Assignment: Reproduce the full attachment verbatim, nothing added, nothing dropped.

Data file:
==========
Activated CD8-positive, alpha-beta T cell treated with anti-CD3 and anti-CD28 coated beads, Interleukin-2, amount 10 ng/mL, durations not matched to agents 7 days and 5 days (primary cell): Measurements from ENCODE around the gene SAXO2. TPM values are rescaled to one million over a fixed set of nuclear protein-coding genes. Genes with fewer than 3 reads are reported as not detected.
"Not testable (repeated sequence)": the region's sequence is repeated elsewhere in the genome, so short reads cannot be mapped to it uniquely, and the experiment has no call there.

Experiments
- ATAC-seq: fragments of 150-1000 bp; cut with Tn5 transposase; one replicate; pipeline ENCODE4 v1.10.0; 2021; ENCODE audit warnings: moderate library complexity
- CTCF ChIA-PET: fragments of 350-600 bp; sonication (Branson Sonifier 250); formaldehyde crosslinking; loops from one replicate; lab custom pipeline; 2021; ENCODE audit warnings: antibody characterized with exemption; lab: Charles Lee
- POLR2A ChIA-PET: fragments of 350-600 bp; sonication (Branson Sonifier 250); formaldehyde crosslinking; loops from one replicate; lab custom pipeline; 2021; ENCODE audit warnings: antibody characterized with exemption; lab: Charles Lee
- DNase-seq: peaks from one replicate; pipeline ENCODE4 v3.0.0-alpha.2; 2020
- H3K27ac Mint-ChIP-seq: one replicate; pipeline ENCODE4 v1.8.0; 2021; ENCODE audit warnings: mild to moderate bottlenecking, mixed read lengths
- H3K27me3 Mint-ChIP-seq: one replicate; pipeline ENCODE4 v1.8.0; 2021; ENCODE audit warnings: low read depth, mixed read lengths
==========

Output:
Activated CD8-positive, alpha-beta T cell treated with anti-CD3 and anti-CD28 coated beads, Interleukin-2, amount 10 ng/mL, durations not matched to agents 7 days and 5 days (primary cell): Measurements from ENCODE around the gene SAXO2. TPM values are rescaled to one million over a fixed set of nuclear protein-coding genes. Genes with fewer than 3 reads are reported as not detected.
"Not testable (repeated sequence)": the region's sequence is repeated elsewhere in the genome, so short reads cannot be mapped to it uniquely, and the experiment has no call there.

Experiments
- ATAC-seq: fragments of 150-1000 bp; cut with Tn5 transposase; one replicate; pipeline ENCODE4 v1.10.0; 2021; ENCODE audit warnings: moderate library complexity
- CTCF ChIA-PET: fragments of 350-600 bp; sonication (Branson Sonifier 250); formaldehyde crosslinking; loops from one replicate; lab custom pipeline; 2021; ENCODE audit warnings: antibody characterized with exemption; lab: Charles Lee
- POLR2A ChIA-PET: fragments of 350-600 bp; sonication (Branson Sonifier 250); formaldehyde crosslinking; loops from one replicate; lab custom pipeline; 2021; ENCODE audit warnings: antibody characterized with exemption; lab: Charles Lee
- DNase-seq: peaks from one replicate; pipeline ENCODE4 v3.0.0-alpha.2; 2020
- H3K27ac Mint-ChIP-seq: one replicate; pipeline ENCODE4 v1.8.0; 2021; ENCODE audit warnings: mild to moderate bottlenecking, mixed read lengths
- H3K27me3 Mint-ChIP-seq: one replicate; pipeline ENCODE4 v1.8.0; 2021; ENCODE audit warnings: low read depth, mixed read lengths